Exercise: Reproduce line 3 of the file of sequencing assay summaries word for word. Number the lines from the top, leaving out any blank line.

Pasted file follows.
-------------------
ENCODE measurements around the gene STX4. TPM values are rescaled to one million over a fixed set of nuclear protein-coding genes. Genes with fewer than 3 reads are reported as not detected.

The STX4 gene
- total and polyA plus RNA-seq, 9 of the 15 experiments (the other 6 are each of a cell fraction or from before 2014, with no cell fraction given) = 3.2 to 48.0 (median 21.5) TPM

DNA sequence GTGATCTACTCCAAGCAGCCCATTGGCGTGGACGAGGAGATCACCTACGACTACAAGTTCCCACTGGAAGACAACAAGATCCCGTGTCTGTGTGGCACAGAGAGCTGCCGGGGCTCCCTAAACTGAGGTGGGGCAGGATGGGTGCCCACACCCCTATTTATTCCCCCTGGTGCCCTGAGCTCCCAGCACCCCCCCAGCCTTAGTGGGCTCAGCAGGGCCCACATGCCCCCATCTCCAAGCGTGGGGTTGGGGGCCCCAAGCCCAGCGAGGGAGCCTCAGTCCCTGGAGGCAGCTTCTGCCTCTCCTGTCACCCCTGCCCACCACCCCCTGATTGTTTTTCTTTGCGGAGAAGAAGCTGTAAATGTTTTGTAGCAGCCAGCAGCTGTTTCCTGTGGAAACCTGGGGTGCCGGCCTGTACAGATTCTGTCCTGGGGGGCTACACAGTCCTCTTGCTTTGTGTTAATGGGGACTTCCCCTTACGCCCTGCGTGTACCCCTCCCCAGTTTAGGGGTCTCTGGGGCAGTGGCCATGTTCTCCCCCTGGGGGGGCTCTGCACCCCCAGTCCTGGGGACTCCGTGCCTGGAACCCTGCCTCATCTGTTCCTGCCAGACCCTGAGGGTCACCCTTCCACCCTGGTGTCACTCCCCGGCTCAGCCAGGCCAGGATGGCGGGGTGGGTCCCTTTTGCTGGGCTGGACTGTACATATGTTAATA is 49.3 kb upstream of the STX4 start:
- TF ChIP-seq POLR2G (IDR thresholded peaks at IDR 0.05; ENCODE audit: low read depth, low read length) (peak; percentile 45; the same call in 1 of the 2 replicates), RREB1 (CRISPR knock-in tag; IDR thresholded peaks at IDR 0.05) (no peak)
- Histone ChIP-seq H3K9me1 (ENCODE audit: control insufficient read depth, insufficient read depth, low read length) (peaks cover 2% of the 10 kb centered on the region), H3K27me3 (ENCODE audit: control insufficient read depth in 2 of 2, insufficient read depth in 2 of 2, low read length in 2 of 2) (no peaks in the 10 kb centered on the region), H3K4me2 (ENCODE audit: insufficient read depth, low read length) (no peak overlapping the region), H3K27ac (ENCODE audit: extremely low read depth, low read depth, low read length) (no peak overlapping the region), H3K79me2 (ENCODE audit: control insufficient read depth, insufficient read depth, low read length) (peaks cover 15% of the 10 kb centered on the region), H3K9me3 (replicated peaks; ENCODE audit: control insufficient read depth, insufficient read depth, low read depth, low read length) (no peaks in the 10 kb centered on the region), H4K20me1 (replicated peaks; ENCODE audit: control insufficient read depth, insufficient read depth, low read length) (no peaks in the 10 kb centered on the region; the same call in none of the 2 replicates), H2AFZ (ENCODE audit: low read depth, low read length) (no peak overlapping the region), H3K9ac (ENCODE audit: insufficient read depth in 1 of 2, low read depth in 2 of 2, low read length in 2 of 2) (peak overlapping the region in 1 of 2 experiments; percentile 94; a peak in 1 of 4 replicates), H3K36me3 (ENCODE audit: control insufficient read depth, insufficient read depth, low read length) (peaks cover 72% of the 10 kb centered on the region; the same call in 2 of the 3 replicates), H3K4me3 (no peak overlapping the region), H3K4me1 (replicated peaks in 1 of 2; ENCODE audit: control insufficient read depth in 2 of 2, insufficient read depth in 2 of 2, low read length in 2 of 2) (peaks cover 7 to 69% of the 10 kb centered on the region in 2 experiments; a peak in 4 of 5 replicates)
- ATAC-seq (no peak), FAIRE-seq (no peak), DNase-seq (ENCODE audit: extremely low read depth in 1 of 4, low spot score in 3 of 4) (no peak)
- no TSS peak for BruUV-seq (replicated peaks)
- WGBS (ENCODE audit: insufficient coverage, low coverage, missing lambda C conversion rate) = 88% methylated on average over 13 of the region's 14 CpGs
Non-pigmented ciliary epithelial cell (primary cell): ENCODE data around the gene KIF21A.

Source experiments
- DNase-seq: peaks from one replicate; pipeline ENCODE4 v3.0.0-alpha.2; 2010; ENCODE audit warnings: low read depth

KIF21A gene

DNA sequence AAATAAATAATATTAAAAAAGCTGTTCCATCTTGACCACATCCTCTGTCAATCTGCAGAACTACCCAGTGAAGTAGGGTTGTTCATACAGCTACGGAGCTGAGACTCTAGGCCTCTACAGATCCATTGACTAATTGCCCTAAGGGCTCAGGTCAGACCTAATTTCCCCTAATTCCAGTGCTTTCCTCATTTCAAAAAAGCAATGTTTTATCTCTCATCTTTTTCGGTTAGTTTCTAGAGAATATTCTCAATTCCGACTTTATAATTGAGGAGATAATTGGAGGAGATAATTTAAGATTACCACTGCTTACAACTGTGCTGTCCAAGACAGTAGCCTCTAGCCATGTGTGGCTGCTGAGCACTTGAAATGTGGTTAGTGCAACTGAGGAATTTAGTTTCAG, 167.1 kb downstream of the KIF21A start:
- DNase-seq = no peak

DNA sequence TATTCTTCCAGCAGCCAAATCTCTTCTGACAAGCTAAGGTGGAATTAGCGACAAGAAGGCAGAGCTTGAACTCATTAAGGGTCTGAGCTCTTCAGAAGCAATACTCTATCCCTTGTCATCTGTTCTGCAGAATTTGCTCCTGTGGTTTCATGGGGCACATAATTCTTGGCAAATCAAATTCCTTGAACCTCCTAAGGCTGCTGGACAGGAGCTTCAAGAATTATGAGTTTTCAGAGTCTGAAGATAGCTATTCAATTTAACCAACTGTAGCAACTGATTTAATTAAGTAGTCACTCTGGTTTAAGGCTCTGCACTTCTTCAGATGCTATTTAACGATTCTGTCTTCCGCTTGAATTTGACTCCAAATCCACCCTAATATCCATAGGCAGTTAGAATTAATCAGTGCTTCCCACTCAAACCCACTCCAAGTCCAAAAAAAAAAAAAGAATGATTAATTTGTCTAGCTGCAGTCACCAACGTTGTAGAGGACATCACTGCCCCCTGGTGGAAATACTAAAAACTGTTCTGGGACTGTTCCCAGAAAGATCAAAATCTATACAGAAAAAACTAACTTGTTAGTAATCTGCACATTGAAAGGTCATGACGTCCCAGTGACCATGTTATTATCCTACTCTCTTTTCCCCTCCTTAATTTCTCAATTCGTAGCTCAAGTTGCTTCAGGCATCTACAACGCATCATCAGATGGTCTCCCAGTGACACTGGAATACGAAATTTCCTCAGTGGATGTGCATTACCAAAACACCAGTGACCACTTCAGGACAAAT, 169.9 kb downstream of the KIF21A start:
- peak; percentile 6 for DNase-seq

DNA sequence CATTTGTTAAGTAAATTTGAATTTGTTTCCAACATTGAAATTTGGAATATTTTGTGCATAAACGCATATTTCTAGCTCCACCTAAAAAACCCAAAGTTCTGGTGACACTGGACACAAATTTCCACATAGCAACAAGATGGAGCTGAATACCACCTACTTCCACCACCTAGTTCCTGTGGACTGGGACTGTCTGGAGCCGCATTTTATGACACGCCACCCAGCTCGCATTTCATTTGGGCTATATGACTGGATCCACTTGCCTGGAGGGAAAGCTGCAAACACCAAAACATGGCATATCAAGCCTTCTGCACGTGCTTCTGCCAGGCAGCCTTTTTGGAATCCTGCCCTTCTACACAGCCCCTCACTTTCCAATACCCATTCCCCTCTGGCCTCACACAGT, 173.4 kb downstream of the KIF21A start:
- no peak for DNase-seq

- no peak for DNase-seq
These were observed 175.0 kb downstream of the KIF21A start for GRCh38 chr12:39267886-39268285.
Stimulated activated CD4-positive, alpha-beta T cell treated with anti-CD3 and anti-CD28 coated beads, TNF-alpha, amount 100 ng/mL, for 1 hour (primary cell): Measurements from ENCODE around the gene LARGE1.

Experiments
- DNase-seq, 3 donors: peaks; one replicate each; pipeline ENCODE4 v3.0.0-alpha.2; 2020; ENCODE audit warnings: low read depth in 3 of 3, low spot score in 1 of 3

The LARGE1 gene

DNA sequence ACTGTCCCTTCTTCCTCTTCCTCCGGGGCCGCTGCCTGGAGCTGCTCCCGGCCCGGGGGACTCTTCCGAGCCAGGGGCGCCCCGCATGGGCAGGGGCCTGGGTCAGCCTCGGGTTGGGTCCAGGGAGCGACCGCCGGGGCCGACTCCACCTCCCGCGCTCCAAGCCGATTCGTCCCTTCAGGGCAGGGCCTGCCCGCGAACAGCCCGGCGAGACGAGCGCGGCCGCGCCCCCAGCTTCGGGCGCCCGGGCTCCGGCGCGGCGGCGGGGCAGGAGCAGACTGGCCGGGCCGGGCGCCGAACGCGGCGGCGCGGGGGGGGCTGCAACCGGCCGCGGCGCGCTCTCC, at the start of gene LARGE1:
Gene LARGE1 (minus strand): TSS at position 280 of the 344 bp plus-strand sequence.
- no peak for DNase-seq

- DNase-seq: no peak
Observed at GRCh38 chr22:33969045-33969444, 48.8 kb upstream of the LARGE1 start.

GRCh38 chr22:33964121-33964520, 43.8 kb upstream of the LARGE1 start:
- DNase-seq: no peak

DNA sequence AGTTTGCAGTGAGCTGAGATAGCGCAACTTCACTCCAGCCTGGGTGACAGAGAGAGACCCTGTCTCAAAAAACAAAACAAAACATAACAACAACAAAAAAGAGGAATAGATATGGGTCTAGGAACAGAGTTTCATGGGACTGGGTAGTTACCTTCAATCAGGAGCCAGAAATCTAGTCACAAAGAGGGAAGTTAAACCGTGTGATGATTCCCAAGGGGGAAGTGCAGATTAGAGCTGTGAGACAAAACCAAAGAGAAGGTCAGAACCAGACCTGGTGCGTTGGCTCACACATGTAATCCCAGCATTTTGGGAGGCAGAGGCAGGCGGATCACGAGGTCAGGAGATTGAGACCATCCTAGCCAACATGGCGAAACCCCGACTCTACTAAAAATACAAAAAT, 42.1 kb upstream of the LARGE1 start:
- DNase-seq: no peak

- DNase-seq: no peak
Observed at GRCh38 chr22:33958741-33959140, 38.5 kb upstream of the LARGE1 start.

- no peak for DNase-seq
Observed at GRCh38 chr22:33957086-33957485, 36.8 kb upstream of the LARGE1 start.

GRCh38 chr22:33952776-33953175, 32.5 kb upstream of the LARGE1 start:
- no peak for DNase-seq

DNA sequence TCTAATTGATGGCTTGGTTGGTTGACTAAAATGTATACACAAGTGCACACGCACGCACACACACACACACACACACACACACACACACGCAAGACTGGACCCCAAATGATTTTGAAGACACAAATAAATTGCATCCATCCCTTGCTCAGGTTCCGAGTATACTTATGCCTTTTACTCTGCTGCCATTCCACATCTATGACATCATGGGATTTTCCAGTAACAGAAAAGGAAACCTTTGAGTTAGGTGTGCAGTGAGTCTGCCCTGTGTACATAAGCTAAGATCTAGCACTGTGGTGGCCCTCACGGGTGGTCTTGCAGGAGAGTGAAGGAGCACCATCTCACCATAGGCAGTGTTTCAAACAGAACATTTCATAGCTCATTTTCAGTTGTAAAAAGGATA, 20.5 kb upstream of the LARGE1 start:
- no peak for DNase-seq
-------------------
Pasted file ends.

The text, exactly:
- total and polyA plus RNA-seq, 9 of the 15 experiments (the other 6 are each of a cell fraction or from before 2014, with no cell fraction given) = 3.2 to 48.0 (median 21.5) TPM